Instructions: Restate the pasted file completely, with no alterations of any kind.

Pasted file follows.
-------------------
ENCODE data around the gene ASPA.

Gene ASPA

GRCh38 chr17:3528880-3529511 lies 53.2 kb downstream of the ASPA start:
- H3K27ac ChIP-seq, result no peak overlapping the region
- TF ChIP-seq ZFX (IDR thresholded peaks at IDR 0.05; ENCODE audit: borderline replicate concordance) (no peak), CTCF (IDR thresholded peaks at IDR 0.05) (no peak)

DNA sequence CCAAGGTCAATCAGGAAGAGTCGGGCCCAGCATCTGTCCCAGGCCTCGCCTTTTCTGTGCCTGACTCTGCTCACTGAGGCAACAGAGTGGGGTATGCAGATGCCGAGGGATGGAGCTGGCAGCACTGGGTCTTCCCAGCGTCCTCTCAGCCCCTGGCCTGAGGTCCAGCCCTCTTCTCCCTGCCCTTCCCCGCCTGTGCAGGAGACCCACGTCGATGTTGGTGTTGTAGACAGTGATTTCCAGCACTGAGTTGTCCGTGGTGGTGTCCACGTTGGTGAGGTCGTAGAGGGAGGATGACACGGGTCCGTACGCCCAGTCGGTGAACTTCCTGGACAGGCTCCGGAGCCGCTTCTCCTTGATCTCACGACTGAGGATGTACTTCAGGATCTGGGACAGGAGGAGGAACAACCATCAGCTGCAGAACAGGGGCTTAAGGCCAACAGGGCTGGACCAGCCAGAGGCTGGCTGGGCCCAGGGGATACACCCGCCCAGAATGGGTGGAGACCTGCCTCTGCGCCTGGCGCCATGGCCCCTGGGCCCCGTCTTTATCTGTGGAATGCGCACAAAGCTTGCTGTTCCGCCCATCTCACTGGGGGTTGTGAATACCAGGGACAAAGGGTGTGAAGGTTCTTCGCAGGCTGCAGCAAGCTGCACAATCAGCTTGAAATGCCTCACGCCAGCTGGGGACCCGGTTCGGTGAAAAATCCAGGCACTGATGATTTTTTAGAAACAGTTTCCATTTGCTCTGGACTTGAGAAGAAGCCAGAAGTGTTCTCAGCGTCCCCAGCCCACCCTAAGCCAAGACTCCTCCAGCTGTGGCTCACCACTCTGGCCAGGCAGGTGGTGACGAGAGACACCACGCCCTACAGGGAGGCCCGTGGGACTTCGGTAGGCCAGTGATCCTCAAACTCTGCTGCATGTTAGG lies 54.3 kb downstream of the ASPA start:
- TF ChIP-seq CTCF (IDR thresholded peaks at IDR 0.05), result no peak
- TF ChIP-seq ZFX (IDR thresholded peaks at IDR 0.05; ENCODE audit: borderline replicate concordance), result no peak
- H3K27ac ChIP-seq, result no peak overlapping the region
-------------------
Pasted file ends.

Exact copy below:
ENCODE data around the gene ASPA.

Gene ASPA

GRCh38 chr17:3528880-3529511 lies 53.2 kb downstream of the ASPA start:
- H3K27ac ChIP-seq, result no peak overlapping the region
- TF ChIP-seq ZFX (IDR thresholded peaks at IDR 0.05; ENCODE audit: borderline replicate concordance) (no peak), CTCF (IDR thresholded peaks at IDR 0.05) (no peak)

DNA sequence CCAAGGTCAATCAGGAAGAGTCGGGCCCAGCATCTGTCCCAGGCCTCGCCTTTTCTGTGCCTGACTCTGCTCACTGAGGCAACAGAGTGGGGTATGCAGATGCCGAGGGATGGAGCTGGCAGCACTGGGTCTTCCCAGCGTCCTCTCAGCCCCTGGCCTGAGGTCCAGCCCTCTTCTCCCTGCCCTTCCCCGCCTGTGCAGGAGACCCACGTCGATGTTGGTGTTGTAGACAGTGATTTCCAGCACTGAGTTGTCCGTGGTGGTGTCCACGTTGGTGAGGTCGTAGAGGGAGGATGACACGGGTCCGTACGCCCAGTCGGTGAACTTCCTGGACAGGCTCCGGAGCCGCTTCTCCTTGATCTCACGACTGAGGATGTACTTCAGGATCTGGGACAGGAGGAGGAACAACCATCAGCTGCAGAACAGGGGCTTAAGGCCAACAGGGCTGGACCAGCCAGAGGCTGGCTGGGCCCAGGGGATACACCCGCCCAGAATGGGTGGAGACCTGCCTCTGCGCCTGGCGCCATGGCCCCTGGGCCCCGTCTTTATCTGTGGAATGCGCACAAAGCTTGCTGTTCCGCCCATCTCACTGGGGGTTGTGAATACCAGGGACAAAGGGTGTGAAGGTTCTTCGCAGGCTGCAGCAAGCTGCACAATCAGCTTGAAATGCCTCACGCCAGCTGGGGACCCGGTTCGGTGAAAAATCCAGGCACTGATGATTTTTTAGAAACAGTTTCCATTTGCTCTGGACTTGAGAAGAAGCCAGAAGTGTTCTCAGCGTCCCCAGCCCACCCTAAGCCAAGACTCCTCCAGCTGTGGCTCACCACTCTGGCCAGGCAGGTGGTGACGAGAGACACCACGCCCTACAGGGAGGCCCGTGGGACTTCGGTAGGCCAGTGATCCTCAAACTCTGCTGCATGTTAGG lies 54.3 kb downstream of the ASPA start:
- TF ChIP-seq CTCF (IDR thresholded peaks at IDR 0.05), result no peak
- TF ChIP-seq ZFX (IDR thresholded peaks at IDR 0.05; ENCODE audit: borderline replicate concordance), result no peak
- H3K27ac ChIP-seq, result no peak overlapping the region